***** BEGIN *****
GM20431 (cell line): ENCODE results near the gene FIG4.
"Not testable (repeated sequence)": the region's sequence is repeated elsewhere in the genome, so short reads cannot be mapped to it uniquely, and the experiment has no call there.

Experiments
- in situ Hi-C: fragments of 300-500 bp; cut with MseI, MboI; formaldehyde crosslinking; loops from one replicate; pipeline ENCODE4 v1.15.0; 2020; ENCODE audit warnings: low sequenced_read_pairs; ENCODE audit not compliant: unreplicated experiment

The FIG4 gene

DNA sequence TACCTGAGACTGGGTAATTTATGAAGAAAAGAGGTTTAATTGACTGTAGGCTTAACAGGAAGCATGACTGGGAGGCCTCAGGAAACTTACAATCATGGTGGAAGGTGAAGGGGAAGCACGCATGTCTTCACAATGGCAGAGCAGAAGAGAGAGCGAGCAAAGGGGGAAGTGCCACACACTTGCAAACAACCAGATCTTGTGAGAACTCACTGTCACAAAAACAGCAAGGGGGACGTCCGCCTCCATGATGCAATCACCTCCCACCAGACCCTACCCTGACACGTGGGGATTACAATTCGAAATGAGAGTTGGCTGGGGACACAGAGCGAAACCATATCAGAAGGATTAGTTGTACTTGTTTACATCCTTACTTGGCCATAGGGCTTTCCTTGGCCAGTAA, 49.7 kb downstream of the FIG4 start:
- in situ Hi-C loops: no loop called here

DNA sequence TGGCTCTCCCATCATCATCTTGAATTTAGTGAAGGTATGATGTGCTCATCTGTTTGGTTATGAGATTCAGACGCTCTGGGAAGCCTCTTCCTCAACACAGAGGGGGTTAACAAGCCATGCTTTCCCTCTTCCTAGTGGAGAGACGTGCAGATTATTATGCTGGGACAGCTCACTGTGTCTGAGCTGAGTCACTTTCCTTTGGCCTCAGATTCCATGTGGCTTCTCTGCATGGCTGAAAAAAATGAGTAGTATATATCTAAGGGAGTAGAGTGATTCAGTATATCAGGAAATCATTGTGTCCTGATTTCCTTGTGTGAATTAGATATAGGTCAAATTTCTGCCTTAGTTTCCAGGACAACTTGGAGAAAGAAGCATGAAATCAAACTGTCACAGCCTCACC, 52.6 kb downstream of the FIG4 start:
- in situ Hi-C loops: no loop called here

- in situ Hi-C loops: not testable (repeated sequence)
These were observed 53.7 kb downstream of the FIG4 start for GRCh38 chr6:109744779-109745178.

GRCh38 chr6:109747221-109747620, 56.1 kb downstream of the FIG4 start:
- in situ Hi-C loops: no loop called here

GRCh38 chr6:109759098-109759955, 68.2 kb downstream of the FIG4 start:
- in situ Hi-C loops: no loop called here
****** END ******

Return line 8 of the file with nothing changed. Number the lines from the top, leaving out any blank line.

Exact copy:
DNA sequence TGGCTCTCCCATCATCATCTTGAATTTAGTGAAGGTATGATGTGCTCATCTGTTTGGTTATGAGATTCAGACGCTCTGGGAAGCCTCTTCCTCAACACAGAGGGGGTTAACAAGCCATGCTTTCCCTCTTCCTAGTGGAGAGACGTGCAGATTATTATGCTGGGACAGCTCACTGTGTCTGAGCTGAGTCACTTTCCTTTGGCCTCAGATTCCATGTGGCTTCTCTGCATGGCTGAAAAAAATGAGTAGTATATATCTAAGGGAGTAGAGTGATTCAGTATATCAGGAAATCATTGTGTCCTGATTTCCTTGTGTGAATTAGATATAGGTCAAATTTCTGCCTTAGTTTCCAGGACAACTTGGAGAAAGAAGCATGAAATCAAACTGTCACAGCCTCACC, 52.6 kb downstream of the FIG4 start: